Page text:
W3C home > Mailing lists > Public > ietf-http-wg@w3.org > April to June 2011

Re: I-D Action: draft-nottingham-linked-cache-inv-00.txt

From: Mark Nottingham <mnot@mnot.net>
Date: Tue, 31 May 2011 14:35:27 +1000
Cc: httpbis Group <ietf-http-wg@w3.org>, Balachander Krishnamurthy <bala@research.att.com>, cew@cs.wpi.edu
Message-Id: <3207DB80-6967-4A9D-A990-6241992B541D@mnot.net>
To: Brian Pane <brianp@brianp.net>
Hi Brian,

Yep, this sounds very much like Bala and Craig Wills' work on Piggyback Cache Invalidation more than a decade ago -- See <http://www2.research.att.com/~bala/papers/> and scroll down to "Web Caching."

Using the Link header makes sense here, and I think it'd be desirable to have a separate max-age (like that done in LCI) to allow people to specify longer freshness lifetimes when the cache understands the extension and is willing to invalidate based upon it.

The question in my mind is whether it makes sense to combine PbCI and LCI into a single mechanism, or to keep them separate. The downside to separating them is that it might be necessary to have *two* new max-ages, which wouldn't be great (especially considering figuring out how they'd interact).

I would observe that LCI is tilted towards deployment in "reverse" proxy caches, where PbCI seems a bit more suitable for forward proxies and browser caches.

The other question, of course, is whether any cache vendors (intermediary or browser) would implement. For experimentation purposes, it might be possible to shoehorn it into Squid in a similar manner to LCI was (i.e., with a helper process).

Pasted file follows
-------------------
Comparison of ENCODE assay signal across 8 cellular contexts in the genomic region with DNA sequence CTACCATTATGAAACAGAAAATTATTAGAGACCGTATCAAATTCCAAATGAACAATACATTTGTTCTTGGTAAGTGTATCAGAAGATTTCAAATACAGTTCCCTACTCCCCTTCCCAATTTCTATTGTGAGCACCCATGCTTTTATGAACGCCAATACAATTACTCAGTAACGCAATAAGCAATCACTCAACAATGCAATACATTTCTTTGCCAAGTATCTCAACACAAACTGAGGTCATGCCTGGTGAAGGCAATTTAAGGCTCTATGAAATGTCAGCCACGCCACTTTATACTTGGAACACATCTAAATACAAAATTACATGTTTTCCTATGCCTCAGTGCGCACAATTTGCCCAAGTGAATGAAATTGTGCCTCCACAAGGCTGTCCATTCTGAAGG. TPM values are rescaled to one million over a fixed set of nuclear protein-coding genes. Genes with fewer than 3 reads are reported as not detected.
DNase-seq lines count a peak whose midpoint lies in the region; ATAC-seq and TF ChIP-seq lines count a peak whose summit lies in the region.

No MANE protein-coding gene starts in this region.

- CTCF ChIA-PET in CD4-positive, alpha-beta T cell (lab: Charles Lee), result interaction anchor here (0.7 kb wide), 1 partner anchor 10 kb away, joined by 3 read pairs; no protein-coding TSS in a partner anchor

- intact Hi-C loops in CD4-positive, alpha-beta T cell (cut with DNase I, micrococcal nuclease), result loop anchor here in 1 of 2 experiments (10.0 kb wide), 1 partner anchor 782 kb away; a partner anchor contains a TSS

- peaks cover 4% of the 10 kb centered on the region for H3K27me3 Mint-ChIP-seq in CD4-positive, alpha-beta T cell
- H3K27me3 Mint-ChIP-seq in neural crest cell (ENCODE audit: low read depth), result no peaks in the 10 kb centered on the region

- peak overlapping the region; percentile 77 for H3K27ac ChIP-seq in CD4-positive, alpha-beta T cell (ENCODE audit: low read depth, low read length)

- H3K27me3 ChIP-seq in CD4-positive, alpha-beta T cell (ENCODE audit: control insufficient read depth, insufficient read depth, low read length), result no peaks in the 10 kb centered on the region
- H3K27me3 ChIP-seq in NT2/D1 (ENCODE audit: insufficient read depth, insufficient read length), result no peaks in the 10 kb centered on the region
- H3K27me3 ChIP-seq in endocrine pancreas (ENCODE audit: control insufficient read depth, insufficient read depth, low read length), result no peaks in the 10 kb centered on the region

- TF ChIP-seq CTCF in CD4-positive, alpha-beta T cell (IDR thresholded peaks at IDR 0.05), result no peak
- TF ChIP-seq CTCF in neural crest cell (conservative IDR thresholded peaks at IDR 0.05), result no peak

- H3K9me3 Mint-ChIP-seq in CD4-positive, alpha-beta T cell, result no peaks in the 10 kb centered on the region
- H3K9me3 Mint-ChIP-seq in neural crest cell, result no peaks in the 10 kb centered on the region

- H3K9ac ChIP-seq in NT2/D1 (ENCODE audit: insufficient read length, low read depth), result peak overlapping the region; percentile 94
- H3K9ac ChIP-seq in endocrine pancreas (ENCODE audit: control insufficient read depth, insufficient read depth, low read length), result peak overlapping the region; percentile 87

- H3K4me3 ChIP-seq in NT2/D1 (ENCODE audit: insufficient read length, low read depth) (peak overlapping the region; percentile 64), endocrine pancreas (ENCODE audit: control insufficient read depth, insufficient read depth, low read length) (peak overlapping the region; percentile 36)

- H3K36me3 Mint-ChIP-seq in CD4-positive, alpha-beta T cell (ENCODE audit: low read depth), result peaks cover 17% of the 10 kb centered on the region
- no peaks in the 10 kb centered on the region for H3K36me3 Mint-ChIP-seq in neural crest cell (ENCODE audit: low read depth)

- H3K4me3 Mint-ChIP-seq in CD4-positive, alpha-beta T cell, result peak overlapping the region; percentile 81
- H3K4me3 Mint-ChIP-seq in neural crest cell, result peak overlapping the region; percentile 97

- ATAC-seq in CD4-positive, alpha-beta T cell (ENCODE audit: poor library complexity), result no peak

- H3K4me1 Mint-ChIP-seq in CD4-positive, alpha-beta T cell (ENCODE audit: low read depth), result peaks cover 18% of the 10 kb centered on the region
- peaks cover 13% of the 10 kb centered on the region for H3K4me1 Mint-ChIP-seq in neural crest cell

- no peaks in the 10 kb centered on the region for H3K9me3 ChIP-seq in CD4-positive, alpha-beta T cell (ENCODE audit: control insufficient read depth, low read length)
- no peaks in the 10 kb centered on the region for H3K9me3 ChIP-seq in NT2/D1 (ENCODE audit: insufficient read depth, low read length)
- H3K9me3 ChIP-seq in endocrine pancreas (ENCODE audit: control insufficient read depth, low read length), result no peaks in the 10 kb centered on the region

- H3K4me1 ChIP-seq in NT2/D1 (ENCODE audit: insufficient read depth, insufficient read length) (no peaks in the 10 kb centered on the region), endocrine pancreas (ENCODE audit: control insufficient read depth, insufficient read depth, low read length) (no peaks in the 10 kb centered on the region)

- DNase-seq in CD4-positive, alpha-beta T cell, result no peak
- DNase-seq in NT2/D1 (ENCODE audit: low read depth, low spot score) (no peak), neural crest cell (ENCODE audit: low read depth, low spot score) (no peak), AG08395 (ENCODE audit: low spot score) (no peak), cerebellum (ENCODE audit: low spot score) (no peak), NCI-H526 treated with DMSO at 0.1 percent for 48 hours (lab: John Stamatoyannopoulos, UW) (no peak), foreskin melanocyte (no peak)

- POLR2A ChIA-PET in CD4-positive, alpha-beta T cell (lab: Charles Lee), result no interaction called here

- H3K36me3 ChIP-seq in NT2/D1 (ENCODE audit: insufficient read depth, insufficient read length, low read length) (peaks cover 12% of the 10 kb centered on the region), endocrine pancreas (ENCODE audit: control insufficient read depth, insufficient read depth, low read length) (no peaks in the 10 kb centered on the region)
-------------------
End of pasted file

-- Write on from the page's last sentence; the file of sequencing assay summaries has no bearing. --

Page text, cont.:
Bala/Craig, any thoughts? The draft under discussion is <http://tools.ietf.org/html/draft-nottingham-linked-cache-inv-00.html>.


On 28/05/2011, at 8:40 PM, Brian Pane wrote:

> What do you think about allowing the origin server (or an intermediate
> proxy, for that matter) to indicate a new Last-Modified timestamp for
> a related resource, rather than just indicating that any cached copy
> of the related resource should be considered invalid?
> Here's the use case where I think a Last-Modified update would be useful:
> Consider a website on which most HTML pages reference a stylesheet,
>    <link rel="stylesheet" href="/common.css">
> In common practice, common.css is with a large max-age value to
> encourage downstream caching.  Eventually a web developer will modify
> the document at the origin server, and it will become important that
> any client that subsequently requests any HTML resource from the site
> must also fetch the new version of the stylesheet.  A common solution
> for this is to add versioning information to the URI -- e.g.,
> /common.css?v=2 -- but that's a cumbersome technique for many reasons.
> The linked cache invalidation isn't quite a match for this scenario.
> The server could send an inv-by the next time each client requests any
> HTML page,
>    Link: </common.css>; rel="inv-by"
> but that should only be sent once per client, so as to avoid
> invalidating the cache on every subsequent HTML resource request.  And
> in the general case it's impossible to keep track of what clients have
> already received the inv-by.
> But what about the following variant?
>    Link: </common.css>; rel="last-mod"; value="[some valid HTTP-date]"
> Upon seeing that header in the response, the recipient (whether the
> origin client or an intermediate cache) could decide whether to
> invalidate its cached copy of /common.css based on the supplied
> last-mod timestamp.  It would be safe for the server to send that
> header to the same client (or intermediate cache) arbitrarily many
> times.
> -Brian

Mark Nottingham   http://www.mnot.net/
Received on Tuesday, 31 May 2011 04:35:58 UTC

This archive was generated by hypermail 2.4.0 : Friday, 17 January 2020 17:13:52 UTC